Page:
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UK border control strikes threaten Christmas travel chaos to and from Italy

Planned industrial action by British border force staff is threatening to complicate or even ruin Christmas travel plans for thousands of people going between Italy and the UK over the festive period.

UK border control strikes threaten Christmas travel chaos to and from Italy

Travellers arriving at the UK’s biggest airports over the Christmas period could face severe delays entering the country and even risk having their flights cancelled as a result of strike action by British border force staff.

The planned strike action would take place from December 23rd until December 26th and then from December 28th to New Year’s Eve.

The UK’s Home Secretary Suella Braverman warned travellers heading to and from the UK over Christmas and New Year to expect severe disruption and to rethink travel plans if strike action goes ahead.

“If they go ahead with those strikes there will be undeniable serious disruption caused to many thousands of people who have holiday plans,” the minister said. “I really want to urge people who have got plans to travel abroad to think carefully about their plans because they may well be impacted.”

A senior UK Border Force official told Britain’s i newspaper that “travellers can expect long queues at the airports affected by the strikes. We’re looking at similar waits as when we had all the Covid protocol issues in summer 2021 when queues of 10 to 12 hours were not unusual.”

“Passengers should also expect flight cancellations due to staff shortages,” they added, “so should keep in touch with their airlines before travel.”

The government has been preparing for the strike by training 600 soldiers to check passports. Reports have claimed up to 30 percent of flights could be affected if strike action goes ahead.

The Public and Commercial Services union (PCS) has voted for strike action over pay and conditions from December 23rd until the end of the year, with the exception of December 27th, that will affect all major UK airports.

The walkouts threaten to ruin Christmas travel plans for thousands of people coming from around the world, including Britons who live in Italy hoping to return home for the festive period, perhaps for the first time since the COVID-19 pandemic, as well as those wanting to enjoy a warmer Christmas break in Italy.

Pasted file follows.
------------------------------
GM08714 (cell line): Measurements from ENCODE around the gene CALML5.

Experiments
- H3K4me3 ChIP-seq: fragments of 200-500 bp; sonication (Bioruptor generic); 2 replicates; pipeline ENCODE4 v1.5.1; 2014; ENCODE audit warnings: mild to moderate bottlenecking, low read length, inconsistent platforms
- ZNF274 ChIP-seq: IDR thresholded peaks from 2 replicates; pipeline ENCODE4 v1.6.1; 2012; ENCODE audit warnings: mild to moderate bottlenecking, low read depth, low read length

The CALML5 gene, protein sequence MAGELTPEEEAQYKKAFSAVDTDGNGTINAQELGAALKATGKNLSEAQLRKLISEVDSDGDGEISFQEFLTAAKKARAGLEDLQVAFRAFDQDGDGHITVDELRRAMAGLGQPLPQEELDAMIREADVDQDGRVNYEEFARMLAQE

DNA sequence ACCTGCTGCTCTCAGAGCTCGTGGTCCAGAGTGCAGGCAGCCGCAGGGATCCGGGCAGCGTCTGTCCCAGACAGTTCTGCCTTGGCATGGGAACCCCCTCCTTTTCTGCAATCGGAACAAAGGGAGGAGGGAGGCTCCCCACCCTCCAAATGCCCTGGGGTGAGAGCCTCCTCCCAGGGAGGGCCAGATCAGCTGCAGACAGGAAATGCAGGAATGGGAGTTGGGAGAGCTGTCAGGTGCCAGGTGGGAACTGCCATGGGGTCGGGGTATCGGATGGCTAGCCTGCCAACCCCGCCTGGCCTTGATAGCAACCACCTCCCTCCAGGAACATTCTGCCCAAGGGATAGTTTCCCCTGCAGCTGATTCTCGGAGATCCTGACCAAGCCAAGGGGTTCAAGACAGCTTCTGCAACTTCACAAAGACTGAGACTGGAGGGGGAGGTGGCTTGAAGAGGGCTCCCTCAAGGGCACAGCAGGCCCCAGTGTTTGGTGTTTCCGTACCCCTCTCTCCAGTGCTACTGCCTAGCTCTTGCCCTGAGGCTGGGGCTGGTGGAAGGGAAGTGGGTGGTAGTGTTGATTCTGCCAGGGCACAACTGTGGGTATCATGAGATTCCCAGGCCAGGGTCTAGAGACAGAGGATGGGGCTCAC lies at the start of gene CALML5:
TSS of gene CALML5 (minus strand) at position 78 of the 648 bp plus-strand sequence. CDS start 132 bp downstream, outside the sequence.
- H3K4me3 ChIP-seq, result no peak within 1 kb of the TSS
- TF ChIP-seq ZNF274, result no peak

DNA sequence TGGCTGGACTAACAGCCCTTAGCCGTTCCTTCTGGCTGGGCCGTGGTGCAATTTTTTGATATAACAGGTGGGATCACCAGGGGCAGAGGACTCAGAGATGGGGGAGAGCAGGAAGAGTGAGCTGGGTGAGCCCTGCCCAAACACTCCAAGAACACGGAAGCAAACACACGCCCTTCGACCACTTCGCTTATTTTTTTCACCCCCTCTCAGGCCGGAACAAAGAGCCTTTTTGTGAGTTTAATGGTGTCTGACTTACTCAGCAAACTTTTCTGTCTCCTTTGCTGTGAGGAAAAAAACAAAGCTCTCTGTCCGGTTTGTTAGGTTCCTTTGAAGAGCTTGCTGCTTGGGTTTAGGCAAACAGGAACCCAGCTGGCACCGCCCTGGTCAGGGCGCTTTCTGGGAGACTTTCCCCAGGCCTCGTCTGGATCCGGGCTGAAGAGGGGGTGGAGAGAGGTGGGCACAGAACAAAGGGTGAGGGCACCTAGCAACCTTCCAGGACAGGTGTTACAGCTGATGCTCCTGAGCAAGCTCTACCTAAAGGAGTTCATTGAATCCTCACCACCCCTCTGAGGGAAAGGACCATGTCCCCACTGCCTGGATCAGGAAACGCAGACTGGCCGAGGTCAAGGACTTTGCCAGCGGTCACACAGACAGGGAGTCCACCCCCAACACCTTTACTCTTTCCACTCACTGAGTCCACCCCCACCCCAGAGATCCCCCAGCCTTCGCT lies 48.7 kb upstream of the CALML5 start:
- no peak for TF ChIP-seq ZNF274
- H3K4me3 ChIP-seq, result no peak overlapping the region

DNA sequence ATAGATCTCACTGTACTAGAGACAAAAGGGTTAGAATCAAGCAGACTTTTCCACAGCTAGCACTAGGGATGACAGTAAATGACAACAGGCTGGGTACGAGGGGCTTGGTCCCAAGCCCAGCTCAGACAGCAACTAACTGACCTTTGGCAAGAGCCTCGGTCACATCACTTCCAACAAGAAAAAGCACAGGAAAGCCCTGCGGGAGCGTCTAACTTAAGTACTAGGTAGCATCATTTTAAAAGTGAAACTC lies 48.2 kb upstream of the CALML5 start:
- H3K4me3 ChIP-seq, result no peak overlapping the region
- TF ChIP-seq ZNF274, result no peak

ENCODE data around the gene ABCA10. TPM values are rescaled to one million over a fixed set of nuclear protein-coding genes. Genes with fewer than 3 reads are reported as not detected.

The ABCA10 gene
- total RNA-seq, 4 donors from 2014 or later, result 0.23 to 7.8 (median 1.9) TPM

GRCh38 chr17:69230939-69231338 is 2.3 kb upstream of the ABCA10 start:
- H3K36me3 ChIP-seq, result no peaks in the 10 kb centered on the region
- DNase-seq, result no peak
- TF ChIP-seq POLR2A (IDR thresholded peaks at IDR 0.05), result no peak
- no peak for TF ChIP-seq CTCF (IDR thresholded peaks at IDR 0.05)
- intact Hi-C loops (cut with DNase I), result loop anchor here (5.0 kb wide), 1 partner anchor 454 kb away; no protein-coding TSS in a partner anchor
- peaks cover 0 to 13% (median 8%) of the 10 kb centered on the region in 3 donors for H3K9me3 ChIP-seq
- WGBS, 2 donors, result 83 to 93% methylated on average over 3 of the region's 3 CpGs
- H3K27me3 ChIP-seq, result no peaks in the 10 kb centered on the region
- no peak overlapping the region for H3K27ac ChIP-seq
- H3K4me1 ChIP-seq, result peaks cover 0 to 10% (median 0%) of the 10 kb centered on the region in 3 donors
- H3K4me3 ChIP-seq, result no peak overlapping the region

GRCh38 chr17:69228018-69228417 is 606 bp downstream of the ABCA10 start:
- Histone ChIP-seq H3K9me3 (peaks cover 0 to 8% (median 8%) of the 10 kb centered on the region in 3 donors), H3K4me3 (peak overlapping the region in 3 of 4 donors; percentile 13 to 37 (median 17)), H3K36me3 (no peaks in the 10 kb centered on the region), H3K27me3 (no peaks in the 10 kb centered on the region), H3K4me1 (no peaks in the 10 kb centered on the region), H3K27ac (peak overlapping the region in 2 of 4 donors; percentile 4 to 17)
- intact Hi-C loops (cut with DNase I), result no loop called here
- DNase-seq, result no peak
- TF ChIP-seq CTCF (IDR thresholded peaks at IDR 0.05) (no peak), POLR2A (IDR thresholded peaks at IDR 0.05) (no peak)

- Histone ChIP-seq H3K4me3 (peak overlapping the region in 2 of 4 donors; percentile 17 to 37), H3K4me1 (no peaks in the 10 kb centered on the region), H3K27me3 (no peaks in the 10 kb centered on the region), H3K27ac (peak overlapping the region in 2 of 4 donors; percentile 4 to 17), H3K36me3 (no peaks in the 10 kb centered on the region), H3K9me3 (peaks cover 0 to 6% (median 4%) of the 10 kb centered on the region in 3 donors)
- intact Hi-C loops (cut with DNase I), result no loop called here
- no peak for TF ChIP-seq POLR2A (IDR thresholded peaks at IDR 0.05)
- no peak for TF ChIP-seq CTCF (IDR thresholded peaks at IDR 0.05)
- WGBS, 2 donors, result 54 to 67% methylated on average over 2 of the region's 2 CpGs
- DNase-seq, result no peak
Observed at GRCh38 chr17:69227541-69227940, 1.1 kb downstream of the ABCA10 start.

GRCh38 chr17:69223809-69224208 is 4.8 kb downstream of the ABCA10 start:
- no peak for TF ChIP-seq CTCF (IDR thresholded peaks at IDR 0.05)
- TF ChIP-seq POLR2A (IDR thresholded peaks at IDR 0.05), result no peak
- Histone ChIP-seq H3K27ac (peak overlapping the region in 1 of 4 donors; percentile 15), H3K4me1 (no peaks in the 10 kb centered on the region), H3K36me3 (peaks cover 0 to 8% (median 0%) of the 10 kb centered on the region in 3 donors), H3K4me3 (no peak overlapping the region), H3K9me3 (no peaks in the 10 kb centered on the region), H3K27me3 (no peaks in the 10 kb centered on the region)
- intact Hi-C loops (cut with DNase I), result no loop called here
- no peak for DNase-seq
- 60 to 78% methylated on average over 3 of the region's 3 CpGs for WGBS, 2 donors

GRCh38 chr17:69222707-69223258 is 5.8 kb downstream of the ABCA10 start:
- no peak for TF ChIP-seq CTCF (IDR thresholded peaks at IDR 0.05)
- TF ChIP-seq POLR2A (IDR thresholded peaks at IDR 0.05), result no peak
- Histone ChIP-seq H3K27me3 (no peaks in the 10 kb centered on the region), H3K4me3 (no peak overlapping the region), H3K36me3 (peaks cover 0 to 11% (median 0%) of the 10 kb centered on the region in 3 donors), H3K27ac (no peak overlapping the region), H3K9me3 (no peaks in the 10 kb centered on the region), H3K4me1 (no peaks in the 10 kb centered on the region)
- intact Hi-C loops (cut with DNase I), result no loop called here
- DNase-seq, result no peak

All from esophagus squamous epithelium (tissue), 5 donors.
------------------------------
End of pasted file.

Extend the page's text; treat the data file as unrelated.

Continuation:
British media outlets estimate that as many as two million passengers have booked to fly in and out of Britain over the Christmas period on at least 10,000 flights scheduled to arrive at the affected airports.

Where are the walkouts?

Around 1000 Border Force staff are set to walk out from all of the UK’s busiest airports, including Heathrow (Terminals 2,3,4 and 5), Gatwick, Birmingham, Manchester, Glasgow, Cardiff, and also the port of Newhaven.

The strikes will fundamentally affect passport checks for arrivals into Britain, as 75 percent of passport control staff are PCS union members.

Christmas is already one of the busiest travel times of the year, and walkouts from border staff are likely to cause severe delays and cancellations. Some British media outlets are even reporting that passengers could be left to wait on their planes on the runway, something that would then have a knock-on effect on other incoming flights.

Though passports aren’t usually checked on outbound flights, arriving aircraft often turn around and set off on their next outbound journey within an hour or two. If queues for arrivals become so bad that passengers are kept on the runway, outbound flights will be delayed and departures could be cancelled.

A Home Office spokesperson said in a statement that “passengers should be prepared for potential disruption.”

Various affected airports have made preemptive statements expecting major delays and cancellations.

“We expect it will be necessary for airlines to cancel some services on the days impacted by strike action to ensure the number of arriving passengers aligns with lower UK Border Force resources,” a spokesman from Manchester airport said in a statement. “Arriving passengers should also be prepared for much longer immigration queues on strike days, owing to reduced Border Force staffing levels.”

A Heathrow spokesperson said: “The Home Office advises that immigration and customs checks may take longer during peak times on strike days… Passengers are advised to check their flight status with their airline before travelling.” they added.

The British Transport Minister, Baroness Vere, has said that “the government does have mitigations in place,” which is thought to include army personnel and volunteers filling in for the striking staff.

What if I have flights booked?

As the strike action has just been announced, normal cancellation rules still apply (for now) so don’t cancel your flight just yet. If your flight is cancelled by the airline, however, as is expected for many carriers in the coming weeks, your regular rights will apply, including the possibility of being flown via another route, even on another airline if necessary, and hotels should be provided if you are kept overnight.

However, it is worth noting that as Christmas is a peak travel period anyway, finding extra seats as flights are cancelled to soften the impact of the strikes may be difficult.

It remains to be seen if, when, and how many flights will be cancelled. Cancellations are expected by all major airports, who have advised that passengers check the status of their flights before travelling.

For those who are set on travelling, expect severe delays at passport control, and keep an eye on the status of your flight in the coming weeks.